You both have mentioned ways of working around the crowd. What other tips do you have for ensuring you meet the right people—without getting stuck in the “herd”?
I've seen where you go to a Corporate Member booth, like the Office Depot booth or the Coca-Cola booth, and there's a line of people waiting to talk to one key individual. But there are also other people standing around the booth who are part of the company. It's kind of working the aisles, you know? If you have an Office Depot shirt on standing in the booth, I believe you're fair game. Let’s have a conversation!
I do my best networking at cocktail parties and in the aisles of the trade show. It’s less structured, it’s less formal, and you're less concerned with getting through it quickly. There's nobody waiting behind you, you're just casually standing there and waiting for your opportunity and chit chatting to the person who's casually standing right there too.
We already touched on the fact it's a long day and you need to pace yourself, but when you've done that work beforehand and you've setup your route, how do you stand out?
I think it's really important that you stick out. Kathleen, I don't think you’ve ever really met me, but I stick out. I'm very short, and I'm wide. And I use it to my advantage!
A couple years ago, I wrote a book, and I have these really funky cowboy boots, and they're the cover of my book. They're also on my LinkedIn profile and everything because it just became part of my writing retreat. They're my writing boots. But I wore them to the last couple conferences, and they're show stoppers. I feel ridiculous standing with them at my booth, but they were on my book and they were on my feet, and it really starts conversation. When I follow up, it's really easy to say, now Lynn, which one were you? I was the short one with the roses on my cowboy boots. Everybody remembers that.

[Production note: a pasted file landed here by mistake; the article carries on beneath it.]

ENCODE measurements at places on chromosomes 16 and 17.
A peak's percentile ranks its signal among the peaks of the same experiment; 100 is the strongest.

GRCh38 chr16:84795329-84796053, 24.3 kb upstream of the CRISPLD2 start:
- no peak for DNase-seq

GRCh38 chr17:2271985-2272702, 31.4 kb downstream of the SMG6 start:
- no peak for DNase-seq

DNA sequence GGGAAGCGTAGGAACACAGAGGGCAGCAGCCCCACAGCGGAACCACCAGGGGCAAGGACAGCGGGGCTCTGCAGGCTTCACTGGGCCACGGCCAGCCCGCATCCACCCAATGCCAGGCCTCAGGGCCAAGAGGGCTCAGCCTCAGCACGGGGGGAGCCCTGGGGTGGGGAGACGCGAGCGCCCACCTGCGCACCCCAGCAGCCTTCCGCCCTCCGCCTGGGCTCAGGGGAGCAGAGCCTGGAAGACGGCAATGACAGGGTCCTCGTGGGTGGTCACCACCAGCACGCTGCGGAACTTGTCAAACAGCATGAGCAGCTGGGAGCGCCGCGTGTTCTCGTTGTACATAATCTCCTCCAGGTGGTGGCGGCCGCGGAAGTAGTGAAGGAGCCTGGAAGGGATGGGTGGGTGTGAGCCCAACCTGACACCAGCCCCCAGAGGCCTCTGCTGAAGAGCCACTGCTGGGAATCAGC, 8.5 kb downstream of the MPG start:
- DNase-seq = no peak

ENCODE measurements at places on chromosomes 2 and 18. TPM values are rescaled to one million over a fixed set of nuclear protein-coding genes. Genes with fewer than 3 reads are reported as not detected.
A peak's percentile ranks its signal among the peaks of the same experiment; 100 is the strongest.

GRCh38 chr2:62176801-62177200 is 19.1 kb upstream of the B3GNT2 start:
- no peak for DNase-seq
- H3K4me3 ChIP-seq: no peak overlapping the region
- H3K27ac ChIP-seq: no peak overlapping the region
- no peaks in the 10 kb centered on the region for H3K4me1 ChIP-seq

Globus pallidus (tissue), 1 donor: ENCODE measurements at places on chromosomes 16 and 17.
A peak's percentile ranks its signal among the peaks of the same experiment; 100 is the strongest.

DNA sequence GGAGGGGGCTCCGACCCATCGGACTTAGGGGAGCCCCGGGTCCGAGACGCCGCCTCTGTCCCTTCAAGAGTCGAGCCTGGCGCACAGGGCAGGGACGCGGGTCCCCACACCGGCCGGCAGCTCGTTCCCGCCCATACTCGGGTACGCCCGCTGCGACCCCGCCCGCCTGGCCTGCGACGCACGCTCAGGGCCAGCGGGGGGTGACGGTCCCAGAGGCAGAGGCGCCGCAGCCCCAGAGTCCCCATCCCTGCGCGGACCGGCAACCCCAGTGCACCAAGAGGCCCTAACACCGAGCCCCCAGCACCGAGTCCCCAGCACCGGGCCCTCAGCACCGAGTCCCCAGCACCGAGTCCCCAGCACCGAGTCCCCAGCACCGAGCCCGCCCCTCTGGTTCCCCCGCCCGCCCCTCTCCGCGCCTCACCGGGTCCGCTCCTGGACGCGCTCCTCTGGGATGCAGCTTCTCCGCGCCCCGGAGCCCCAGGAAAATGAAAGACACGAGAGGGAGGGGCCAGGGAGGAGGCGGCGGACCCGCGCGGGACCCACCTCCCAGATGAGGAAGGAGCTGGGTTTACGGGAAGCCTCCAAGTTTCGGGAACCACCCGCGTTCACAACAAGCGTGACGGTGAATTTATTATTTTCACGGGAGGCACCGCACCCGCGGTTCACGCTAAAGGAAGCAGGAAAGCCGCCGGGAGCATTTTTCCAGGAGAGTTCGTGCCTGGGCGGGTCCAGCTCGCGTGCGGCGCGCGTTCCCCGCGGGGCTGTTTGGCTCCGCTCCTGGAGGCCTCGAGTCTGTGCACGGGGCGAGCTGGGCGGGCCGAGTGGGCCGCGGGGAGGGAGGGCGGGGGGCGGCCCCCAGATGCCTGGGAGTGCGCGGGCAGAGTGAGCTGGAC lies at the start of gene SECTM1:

In my opinion different is good and I think that's an excellent point. I smile because I have a pair of silver cowboy boots I wore in Austin at last year’s conference, and I wore them in Phoenix for Summit & Salute, and I had many comments from attendees who remembered me as “oh, you're the girl with the boots.”
Now I can't wear those boots on the exhibit floor, my feet would die. I do think if people pick a way to stand out, you definitely want it to be memorable, but you don't want it to be unprofessional. You want it as professional as possible at all the functions we attend at conference.
Speaking of etiquette, how can attendees maximize the time when they finally get in front of a decision maker?
If you've done your homework, you know those couple of quick things you want to talk about, and you know how long you've waited in line. Therefore, be courteous. Keep your time with these representatives short and to the point.
You want to stand out in a positive way, not a negative way. If you're there too long, that immediately puts a negative spin on your company, which you don't want. Know your elevator pitch. Be concise and to-the-point. Show them you've done your homework. If you are getting the "glazed-over look" then it's time to move on.